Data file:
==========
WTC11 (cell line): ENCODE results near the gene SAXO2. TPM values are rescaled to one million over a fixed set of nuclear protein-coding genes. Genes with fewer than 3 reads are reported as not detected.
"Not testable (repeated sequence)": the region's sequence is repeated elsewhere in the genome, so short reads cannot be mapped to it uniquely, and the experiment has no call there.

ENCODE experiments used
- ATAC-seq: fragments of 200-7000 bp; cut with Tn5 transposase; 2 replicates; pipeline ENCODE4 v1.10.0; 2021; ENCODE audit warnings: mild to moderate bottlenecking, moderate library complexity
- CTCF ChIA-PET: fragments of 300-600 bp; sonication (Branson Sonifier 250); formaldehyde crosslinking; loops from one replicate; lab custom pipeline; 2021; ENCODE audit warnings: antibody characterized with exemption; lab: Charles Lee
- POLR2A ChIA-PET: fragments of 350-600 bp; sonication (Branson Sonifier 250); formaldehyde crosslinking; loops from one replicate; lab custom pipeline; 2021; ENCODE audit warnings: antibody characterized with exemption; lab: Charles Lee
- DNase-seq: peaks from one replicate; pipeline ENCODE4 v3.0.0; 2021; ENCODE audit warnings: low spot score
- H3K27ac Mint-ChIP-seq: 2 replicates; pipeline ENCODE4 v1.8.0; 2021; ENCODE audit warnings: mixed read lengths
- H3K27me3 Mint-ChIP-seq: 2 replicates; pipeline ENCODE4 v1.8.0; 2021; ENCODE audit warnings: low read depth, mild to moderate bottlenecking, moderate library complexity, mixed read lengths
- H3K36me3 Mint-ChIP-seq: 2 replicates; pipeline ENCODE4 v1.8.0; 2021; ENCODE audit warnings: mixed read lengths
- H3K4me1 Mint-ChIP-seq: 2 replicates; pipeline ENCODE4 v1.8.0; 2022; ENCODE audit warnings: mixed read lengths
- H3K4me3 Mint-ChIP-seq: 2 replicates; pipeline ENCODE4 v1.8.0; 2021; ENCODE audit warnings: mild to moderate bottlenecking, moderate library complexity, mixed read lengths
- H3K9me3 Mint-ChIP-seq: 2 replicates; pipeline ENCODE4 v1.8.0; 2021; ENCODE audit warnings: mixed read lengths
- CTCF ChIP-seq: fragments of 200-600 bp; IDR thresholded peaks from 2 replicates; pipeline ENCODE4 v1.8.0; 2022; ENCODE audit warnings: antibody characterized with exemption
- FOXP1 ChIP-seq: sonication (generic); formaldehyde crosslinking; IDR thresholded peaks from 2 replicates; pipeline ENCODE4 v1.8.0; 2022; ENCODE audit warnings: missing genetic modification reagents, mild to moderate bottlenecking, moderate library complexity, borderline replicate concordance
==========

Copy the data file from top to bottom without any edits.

WTC11 (cell line): ENCODE results near the gene SAXO2. TPM values are rescaled to one million over a fixed set of nuclear protein-coding genes. Genes with fewer than 3 reads are reported as not detected.
"Not testable (repeated sequence)": the region's sequence is repeated elsewhere in the genome, so short reads cannot be mapped to it uniquely, and the experiment has no call there.

ENCODE experiments used
- ATAC-seq: fragments of 200-7000 bp; cut with Tn5 transposase; 2 replicates; pipeline ENCODE4 v1.10.0; 2021; ENCODE audit warnings: mild to moderate bottlenecking, moderate library complexity
- CTCF ChIA-PET: fragments of 300-600 bp; sonication (Branson Sonifier 250); formaldehyde crosslinking; loops from one replicate; lab custom pipeline; 2021; ENCODE audit warnings: antibody characterized with exemption; lab: Charles Lee
- POLR2A ChIA-PET: fragments of 350-600 bp; sonication (Branson Sonifier 250); formaldehyde crosslinking; loops from one replicate; lab custom pipeline; 2021; ENCODE audit warnings: antibody characterized with exemption; lab: Charles Lee
- DNase-seq: peaks from one replicate; pipeline ENCODE4 v3.0.0; 2021; ENCODE audit warnings: low spot score
- H3K27ac Mint-ChIP-seq: 2 replicates; pipeline ENCODE4 v1.8.0; 2021; ENCODE audit warnings: mixed read lengths
- H3K27me3 Mint-ChIP-seq: 2 replicates; pipeline ENCODE4 v1.8.0; 2021; ENCODE audit warnings: low read depth, mild to moderate bottlenecking, moderate library complexity, mixed read lengths
- H3K36me3 Mint-ChIP-seq: 2 replicates; pipeline ENCODE4 v1.8.0; 2021; ENCODE audit warnings: mixed read lengths
- H3K4me1 Mint-ChIP-seq: 2 replicates; pipeline ENCODE4 v1.8.0; 2022; ENCODE audit warnings: mixed read lengths
- H3K4me3 Mint-ChIP-seq: 2 replicates; pipeline ENCODE4 v1.8.0; 2021; ENCODE audit warnings: mild to moderate bottlenecking, moderate library complexity, mixed read lengths
- H3K9me3 Mint-ChIP-seq: 2 replicates; pipeline ENCODE4 v1.8.0; 2021; ENCODE audit warnings: mixed read lengths
- CTCF ChIP-seq: fragments of 200-600 bp; IDR thresholded peaks from 2 replicates; pipeline ENCODE4 v1.8.0; 2022; ENCODE audit warnings: antibody characterized with exemption
- FOXP1 ChIP-seq: sonication (generic); formaldehyde crosslinking; IDR thresholded peaks from 2 replicates; pipeline ENCODE4 v1.8.0; 2022; ENCODE audit warnings: missing genetic modification reagents, mild to moderate bottlenecking, moderate library complexity, borderline replicate concordance